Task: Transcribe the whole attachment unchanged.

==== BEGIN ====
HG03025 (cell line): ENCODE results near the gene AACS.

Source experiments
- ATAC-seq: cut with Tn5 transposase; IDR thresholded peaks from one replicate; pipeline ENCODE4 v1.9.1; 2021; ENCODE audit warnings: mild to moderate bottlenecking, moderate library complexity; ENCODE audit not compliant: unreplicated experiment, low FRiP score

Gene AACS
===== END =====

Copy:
HG03025 (cell line): ENCODE results near the gene AACS.

Source experiments
- ATAC-seq: cut with Tn5 transposase; IDR thresholded peaks from one replicate; pipeline ENCODE4 v1.9.1; 2021; ENCODE audit warnings: mild to moderate bottlenecking, moderate library complexity; ENCODE audit not compliant: unreplicated experiment, low FRiP score

Gene AACS